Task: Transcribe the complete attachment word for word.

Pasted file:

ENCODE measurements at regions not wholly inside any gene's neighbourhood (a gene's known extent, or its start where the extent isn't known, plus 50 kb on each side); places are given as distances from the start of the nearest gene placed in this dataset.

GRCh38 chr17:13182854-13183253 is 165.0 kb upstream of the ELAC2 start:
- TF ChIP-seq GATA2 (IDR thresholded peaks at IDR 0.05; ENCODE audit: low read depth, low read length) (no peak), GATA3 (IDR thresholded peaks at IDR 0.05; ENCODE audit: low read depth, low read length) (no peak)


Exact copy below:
ENCODE measurements at regions not wholly inside any gene's neighbourhood (a gene's known extent, or its start where the extent isn't known, plus 50 kb on each side); places are given as distances from the start of the nearest gene placed in this dataset.

GRCh38 chr17:13182854-13183253 is 165.0 kb upstream of the ELAC2 start:
- TF ChIP-seq GATA2 (IDR thresholded peaks at IDR 0.05; ENCODE audit: low read depth, low read length) (no peak), GATA3 (IDR thresholded peaks at IDR 0.05; ENCODE audit: low read depth, low read length) (no peak)